Finding community doesn’t always have to mean showing up in a physical space – see Navigating Online Spaces. I found that creating a small group of supportive friends who shared the plight in the face of discrimination and trauma was one of the key things that kept me feeling safe and connected. We found a safe space at school that was typically quiet and let each other know when we needed to chat using an indistinguishable code word. Making these connections and building a support system, no matter how small or large, made the world of difference in my life.

      Finding Safe Adults at School - Starting the Conversation

      It is natural to want someone in your life to understand what is happening for you, especially if there is a conflict or an unsupportive home environment. Adult staff at your school can help you learn positive coping skills and support you in reducing stress in the classroom. Guidance counsellors, for example, exist to promote and support students’ development and well-being, and have training in helping young people manage personal life stressors. Going to a teacher or guidance counsellor to speak about your mental health and/or gender/sexuality concerns may initially be an uncomfortable experience, especially if it is the first time you meet them. If the fear is overwhelming, prioritize talking to someone that you trust and believe will affirm and validate your lived experience. They can connect you with your guidance counsellor and other sources of support, such as other school mental health services and external community resources. 

      You wonder how you can tell if someone is affirming and supportive of the 2SLGBTQ+ community. Although there are no set guidelines, here are some actions adults in a school environment may take (Western Governors University):

      1. They have a safe space sign, safe zone sign or rainbow flag in their classroom or office (check the doors)
      2. They support or lead a GSA, equality group, or coalition that helps counter discrimination
      3. They stand up to homophobia and transphobia in the classroom and enforce zero-tolerance policies
      4. They use 2SLGBTQ+ topics within their curriculum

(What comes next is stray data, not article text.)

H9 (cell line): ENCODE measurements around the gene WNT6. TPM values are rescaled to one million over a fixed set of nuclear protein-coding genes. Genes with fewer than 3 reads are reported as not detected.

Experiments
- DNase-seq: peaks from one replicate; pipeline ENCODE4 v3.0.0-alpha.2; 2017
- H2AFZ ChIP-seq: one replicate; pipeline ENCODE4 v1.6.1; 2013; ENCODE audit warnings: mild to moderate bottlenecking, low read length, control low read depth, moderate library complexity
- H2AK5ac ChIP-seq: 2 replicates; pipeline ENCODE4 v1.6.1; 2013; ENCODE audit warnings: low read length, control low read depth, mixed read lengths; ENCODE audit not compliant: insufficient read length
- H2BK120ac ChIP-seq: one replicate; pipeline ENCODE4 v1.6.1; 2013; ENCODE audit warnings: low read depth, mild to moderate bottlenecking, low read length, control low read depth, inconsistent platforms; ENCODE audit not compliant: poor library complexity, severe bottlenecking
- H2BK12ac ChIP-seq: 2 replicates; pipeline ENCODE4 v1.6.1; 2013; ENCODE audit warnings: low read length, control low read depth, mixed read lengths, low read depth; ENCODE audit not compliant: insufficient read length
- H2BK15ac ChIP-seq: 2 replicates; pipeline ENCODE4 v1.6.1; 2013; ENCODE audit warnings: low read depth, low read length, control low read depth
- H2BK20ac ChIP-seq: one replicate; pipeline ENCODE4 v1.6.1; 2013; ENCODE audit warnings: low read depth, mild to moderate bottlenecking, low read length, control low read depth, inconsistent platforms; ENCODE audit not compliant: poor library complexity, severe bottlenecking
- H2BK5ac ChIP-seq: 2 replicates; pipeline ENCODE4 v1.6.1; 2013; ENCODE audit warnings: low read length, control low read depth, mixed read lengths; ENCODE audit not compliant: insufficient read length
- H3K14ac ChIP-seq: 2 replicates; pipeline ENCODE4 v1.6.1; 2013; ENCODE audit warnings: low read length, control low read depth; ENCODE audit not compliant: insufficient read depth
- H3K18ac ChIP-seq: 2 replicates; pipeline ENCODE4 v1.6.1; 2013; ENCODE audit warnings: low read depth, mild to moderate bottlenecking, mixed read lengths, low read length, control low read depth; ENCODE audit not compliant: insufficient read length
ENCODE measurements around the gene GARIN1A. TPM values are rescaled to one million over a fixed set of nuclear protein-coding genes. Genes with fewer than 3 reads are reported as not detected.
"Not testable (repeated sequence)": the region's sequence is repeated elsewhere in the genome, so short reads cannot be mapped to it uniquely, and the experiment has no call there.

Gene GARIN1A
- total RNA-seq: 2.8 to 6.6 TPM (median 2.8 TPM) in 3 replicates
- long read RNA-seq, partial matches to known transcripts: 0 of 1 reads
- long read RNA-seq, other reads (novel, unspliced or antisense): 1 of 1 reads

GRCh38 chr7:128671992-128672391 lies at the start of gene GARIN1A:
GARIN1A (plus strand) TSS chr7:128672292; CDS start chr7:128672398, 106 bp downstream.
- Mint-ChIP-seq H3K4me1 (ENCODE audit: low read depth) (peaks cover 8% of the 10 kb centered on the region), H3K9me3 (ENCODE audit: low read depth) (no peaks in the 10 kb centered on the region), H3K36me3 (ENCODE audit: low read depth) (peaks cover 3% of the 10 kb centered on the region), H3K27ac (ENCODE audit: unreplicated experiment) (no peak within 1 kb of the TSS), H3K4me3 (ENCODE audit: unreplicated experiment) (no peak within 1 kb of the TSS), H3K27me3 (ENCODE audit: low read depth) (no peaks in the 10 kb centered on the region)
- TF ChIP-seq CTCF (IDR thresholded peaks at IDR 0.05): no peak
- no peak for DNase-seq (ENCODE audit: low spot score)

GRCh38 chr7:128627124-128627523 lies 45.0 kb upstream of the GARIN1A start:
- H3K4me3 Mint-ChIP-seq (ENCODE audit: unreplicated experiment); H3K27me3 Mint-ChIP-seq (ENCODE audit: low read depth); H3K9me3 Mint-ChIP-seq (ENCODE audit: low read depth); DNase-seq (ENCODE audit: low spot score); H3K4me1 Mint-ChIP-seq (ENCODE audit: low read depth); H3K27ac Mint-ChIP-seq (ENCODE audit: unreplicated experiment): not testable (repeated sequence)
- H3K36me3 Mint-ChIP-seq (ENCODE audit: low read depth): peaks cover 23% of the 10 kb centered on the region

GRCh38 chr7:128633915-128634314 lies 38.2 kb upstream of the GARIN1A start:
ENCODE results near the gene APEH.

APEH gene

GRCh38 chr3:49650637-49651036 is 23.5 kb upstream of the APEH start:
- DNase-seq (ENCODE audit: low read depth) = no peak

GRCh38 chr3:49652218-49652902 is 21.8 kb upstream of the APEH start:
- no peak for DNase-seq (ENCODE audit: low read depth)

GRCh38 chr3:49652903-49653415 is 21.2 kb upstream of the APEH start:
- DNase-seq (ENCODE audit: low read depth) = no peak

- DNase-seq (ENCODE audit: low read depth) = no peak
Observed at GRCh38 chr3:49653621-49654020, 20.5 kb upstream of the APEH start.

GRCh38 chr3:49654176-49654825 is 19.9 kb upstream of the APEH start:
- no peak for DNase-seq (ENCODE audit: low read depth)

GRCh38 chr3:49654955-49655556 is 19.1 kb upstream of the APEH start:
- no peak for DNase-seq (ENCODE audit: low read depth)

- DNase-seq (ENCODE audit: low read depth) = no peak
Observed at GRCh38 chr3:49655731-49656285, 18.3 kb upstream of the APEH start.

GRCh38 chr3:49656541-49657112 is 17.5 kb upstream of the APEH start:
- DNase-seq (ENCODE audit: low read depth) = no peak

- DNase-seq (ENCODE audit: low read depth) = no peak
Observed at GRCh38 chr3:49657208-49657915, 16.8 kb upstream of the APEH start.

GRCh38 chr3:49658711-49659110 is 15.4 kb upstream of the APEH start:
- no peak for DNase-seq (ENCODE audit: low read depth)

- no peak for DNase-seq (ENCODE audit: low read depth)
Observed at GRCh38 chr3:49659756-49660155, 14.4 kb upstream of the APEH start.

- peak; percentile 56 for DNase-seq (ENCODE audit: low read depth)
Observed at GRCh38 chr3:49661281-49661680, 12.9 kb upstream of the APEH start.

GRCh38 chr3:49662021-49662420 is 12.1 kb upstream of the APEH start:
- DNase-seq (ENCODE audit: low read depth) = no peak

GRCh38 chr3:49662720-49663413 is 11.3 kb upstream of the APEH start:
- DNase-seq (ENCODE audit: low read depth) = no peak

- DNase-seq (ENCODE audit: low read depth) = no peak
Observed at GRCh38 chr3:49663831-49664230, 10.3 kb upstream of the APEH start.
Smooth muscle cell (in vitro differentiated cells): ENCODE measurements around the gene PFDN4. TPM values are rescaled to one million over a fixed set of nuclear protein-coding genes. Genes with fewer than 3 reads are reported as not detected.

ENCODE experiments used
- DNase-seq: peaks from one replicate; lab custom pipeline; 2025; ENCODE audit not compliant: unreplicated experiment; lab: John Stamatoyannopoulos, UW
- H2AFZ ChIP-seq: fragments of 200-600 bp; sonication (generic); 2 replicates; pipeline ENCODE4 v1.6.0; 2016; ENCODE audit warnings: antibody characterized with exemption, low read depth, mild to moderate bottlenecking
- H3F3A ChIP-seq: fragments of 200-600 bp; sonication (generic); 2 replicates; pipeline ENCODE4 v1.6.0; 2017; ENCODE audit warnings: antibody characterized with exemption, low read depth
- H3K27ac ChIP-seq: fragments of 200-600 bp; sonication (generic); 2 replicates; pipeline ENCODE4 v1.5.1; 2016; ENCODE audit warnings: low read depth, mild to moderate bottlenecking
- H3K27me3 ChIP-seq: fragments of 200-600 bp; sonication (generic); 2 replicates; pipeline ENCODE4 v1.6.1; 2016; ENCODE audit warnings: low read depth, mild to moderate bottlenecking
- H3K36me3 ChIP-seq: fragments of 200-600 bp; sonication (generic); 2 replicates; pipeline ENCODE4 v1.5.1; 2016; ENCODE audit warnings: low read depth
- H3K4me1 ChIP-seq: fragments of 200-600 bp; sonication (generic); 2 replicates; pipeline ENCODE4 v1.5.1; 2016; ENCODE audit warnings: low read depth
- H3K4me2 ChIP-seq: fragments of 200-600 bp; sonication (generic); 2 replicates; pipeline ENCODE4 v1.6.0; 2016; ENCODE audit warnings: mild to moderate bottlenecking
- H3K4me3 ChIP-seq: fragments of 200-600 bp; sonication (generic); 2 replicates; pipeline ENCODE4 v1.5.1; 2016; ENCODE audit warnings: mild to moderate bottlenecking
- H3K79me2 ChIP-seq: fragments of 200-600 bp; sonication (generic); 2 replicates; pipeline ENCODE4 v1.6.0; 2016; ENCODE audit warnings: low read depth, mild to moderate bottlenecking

If your educators don’t do these things, remember they may be oppressed by the overarching system or uncertain as to how to incorporate their values in their professional life. If you feel nervous heading into a conversation, you may find it helpful to think about: your intentions for starting a conversation, what you hope to get out of it, and what you plan to say. Trust your instincts if you feel unsure. 

      Managing Recovery in High School

      It can be challenging to be a young person in high school, let alone one who is trying to navigate their gender identity or sexual orientation while experiencing an eating disorder. 

      Here are some factors to keep in mind: 

      • You may need to work with school staff, your care team, and your family to ensure that you have support at school and that your recovery remains a priority.
      • Consider different plans for different aspects of your school life, such as academics, extracurriculars, peer pressure, navigating recess and lunch periods, and transportation to and from school.
      • For example, if your lunch period conflicts with other aspects of your eating disorder support, speak to your guidance department beforehand about scheduling a lunch period that meets your needs.
      • If exercise is detrimental to your recovery, talk to your primary care provider about an exemption letter from any mandatory physical education programs.

      Be gentle with yourself: you may have bad days in recovery, and it is an ongoing practice. Remember that you are doing the best you can with the information you have learnt over time. Learn to recognize when you need immediate support. If you are feeling anxious, depressed, overwhelmed and struggling with disordered behaviours emerging, know that you can seek support.

      I didn’t believe I could recover, get support, or speak about the some of the symptoms I was experiencing through my teenage years in high school, and did not actively receive support or acknowledge my eating disorder until my twenties. I hope you can see that there’s hope and support available to you as a teen.  

    • Navigating online spaces

      There are many benefits to being online, like being able to connect with people you can relate to. The Internet is an amazing place for gathering information, resource-sharing, and peer support. It can be positive for mental health when it is used to engage with online self-management tools and peer support communities.